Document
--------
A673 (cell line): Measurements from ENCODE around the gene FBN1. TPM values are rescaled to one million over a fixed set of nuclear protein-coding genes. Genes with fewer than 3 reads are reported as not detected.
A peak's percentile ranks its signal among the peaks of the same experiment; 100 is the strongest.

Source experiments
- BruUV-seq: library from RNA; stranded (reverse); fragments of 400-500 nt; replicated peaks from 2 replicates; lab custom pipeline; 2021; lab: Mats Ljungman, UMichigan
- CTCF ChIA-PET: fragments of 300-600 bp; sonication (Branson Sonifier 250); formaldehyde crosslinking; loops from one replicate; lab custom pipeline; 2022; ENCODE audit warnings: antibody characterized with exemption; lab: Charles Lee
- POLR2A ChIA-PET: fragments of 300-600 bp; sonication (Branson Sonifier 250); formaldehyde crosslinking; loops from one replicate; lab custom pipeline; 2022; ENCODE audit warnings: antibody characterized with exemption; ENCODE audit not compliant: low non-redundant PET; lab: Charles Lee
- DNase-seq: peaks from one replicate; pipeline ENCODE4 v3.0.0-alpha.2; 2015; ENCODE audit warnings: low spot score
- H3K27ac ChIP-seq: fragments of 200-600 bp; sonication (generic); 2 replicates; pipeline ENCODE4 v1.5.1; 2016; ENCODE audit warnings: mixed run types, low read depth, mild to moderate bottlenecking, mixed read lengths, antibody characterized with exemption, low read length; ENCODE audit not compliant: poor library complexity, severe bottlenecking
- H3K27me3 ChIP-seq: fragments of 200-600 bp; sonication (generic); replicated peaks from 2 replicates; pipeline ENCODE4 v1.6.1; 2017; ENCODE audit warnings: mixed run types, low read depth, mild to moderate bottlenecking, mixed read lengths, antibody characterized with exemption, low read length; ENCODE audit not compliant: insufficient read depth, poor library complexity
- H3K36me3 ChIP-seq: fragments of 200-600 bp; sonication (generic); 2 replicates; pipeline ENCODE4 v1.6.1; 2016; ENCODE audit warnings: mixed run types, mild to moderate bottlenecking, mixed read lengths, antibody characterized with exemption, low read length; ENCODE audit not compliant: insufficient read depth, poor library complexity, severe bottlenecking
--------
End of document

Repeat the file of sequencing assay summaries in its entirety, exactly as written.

A673 (cell line): Measurements from ENCODE around the gene FBN1. TPM values are rescaled to one million over a fixed set of nuclear protein-coding genes. Genes with fewer than 3 reads are reported as not detected.
A peak's percentile ranks its signal among the peaks of the same experiment; 100 is the strongest.

Source experiments
- BruUV-seq: library from RNA; stranded (reverse); fragments of 400-500 nt; replicated peaks from 2 replicates; lab custom pipeline; 2021; lab: Mats Ljungman, UMichigan
- CTCF ChIA-PET: fragments of 300-600 bp; sonication (Branson Sonifier 250); formaldehyde crosslinking; loops from one replicate; lab custom pipeline; 2022; ENCODE audit warnings: antibody characterized with exemption; lab: Charles Lee
- POLR2A ChIA-PET: fragments of 300-600 bp; sonication (Branson Sonifier 250); formaldehyde crosslinking; loops from one replicate; lab custom pipeline; 2022; ENCODE audit warnings: antibody characterized with exemption; ENCODE audit not compliant: low non-redundant PET; lab: Charles Lee
- DNase-seq: peaks from one replicate; pipeline ENCODE4 v3.0.0-alpha.2; 2015; ENCODE audit warnings: low spot score
- H3K27ac ChIP-seq: fragments of 200-600 bp; sonication (generic); 2 replicates; pipeline ENCODE4 v1.5.1; 2016; ENCODE audit warnings: mixed run types, low read depth, mild to moderate bottlenecking, mixed read lengths, antibody characterized with exemption, low read length; ENCODE audit not compliant: poor library complexity, severe bottlenecking
- H3K27me3 ChIP-seq: fragments of 200-600 bp; sonication (generic); replicated peaks from 2 replicates; pipeline ENCODE4 v1.6.1; 2017; ENCODE audit warnings: mixed run types, low read depth, mild to moderate bottlenecking, mixed read lengths, antibody characterized with exemption, low read length; ENCODE audit not compliant: insufficient read depth, poor library complexity
- H3K36me3 ChIP-seq: fragments of 200-600 bp; sonication (generic); 2 replicates; pipeline ENCODE4 v1.6.1; 2016; ENCODE audit warnings: mixed run types, mild to moderate bottlenecking, mixed read lengths, antibody characterized with exemption, low read length; ENCODE audit not compliant: insufficient read depth, poor library complexity, severe bottlenecking